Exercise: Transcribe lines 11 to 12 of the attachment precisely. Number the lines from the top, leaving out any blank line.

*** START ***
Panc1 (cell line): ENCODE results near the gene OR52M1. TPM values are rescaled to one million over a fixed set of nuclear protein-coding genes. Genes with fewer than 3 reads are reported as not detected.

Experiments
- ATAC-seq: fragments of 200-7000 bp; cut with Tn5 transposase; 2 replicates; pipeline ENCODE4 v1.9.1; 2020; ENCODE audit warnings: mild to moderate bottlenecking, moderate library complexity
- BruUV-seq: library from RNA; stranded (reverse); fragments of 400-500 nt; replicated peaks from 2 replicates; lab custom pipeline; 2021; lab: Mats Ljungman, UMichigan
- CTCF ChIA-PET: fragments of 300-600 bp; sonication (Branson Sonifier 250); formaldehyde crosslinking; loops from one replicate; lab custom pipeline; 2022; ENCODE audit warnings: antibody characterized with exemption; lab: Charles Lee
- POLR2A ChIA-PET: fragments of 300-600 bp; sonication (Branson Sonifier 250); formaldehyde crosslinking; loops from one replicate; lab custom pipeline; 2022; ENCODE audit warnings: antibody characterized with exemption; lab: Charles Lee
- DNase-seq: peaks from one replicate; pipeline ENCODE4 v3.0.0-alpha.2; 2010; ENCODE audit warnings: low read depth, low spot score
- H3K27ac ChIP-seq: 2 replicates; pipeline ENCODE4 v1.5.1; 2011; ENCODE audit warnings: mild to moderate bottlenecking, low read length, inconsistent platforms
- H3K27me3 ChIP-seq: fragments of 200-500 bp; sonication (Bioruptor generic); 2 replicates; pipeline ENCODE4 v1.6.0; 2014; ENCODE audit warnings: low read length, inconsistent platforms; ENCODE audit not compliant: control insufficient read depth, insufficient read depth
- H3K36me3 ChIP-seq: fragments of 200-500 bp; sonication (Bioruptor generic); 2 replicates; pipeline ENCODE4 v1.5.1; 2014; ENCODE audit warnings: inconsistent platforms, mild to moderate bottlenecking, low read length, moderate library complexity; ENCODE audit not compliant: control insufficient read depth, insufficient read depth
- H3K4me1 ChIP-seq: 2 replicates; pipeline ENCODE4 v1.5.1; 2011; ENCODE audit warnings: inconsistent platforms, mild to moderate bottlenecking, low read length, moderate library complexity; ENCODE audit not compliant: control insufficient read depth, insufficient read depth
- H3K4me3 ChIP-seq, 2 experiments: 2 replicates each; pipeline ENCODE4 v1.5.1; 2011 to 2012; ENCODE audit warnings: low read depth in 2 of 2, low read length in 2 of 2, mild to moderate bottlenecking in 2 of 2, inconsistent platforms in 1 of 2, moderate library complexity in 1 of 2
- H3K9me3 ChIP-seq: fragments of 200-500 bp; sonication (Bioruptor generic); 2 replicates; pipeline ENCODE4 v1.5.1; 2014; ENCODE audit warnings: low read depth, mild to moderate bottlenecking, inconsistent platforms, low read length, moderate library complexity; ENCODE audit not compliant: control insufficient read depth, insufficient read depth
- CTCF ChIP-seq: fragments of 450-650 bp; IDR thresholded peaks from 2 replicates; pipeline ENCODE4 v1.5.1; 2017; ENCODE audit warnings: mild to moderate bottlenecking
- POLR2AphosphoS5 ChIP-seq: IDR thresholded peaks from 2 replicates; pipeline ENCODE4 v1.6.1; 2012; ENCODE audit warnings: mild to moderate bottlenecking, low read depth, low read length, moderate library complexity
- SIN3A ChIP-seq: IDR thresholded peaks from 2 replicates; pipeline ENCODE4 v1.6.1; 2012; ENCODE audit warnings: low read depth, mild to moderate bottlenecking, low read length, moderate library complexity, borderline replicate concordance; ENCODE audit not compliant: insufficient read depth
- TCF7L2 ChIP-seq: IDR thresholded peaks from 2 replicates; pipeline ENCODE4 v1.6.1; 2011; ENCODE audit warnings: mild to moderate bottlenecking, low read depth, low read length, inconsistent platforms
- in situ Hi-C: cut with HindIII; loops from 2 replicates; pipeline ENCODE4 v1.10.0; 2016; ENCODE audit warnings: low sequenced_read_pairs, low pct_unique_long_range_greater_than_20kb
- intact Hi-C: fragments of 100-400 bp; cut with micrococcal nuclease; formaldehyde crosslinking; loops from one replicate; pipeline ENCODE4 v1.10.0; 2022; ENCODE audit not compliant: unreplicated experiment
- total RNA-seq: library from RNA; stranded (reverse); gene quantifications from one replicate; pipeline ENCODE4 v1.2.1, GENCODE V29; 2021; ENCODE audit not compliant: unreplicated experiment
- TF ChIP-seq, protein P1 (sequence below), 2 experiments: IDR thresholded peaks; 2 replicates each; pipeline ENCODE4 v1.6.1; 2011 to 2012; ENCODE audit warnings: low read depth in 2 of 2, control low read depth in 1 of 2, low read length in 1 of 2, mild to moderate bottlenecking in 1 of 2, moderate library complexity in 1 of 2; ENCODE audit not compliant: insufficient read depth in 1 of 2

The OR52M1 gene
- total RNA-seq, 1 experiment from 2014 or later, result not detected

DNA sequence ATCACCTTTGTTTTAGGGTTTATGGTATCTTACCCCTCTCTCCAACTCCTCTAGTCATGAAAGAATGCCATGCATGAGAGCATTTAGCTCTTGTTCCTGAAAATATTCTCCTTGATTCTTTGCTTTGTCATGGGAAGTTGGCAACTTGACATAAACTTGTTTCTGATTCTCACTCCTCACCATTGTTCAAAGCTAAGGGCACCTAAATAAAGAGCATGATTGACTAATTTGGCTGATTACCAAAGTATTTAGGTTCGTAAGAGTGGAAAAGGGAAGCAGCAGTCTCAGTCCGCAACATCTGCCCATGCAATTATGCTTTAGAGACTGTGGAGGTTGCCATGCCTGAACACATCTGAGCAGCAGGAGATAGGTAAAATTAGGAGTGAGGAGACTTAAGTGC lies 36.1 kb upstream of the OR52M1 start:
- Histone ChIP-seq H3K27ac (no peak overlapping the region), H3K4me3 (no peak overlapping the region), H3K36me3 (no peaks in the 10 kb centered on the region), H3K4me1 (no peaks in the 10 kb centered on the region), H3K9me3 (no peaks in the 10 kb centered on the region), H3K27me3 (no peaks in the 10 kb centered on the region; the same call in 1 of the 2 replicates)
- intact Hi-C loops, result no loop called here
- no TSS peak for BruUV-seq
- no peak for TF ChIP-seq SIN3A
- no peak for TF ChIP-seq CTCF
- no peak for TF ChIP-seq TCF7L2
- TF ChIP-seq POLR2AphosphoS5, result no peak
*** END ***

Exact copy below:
- H3K4me1 ChIP-seq: 2 replicates; pipeline ENCODE4 v1.5.1; 2011; ENCODE audit warnings: inconsistent platforms, mild to moderate bottlenecking, low read length, moderate library complexity; ENCODE audit not compliant: control insufficient read depth, insufficient read depth
- H3K4me3 ChIP-seq, 2 experiments: 2 replicates each; pipeline ENCODE4 v1.5.1; 2011 to 2012; ENCODE audit warnings: low read depth in 2 of 2, low read length in 2 of 2, mild to moderate bottlenecking in 2 of 2, inconsistent platforms in 1 of 2, moderate library complexity in 1 of 2